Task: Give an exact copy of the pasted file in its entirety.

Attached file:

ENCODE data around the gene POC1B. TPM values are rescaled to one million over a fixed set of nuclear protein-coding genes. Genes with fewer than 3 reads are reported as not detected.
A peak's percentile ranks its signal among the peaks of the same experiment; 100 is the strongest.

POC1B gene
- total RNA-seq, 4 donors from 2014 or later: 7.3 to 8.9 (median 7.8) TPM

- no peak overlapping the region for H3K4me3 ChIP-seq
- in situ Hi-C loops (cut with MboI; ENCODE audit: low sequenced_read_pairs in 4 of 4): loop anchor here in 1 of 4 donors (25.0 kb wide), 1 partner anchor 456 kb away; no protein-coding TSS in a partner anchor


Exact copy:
ENCODE data around the gene POC1B. TPM values are rescaled to one million over a fixed set of nuclear protein-coding genes. Genes with fewer than 3 reads are reported as not detected.
A peak's percentile ranks its signal among the peaks of the same experiment; 100 is the strongest.

POC1B gene
- total RNA-seq, 4 donors from 2014 or later: 7.3 to 8.9 (median 7.8) TPM

- no peak overlapping the region for H3K4me3 ChIP-seq
- in situ Hi-C loops (cut with MboI; ENCODE audit: low sequenced_read_pairs in 4 of 4): loop anchor here in 1 of 4 donors (25.0 kb wide), 1 partner anchor 456 kb away; no protein-coding TSS in a partner anchor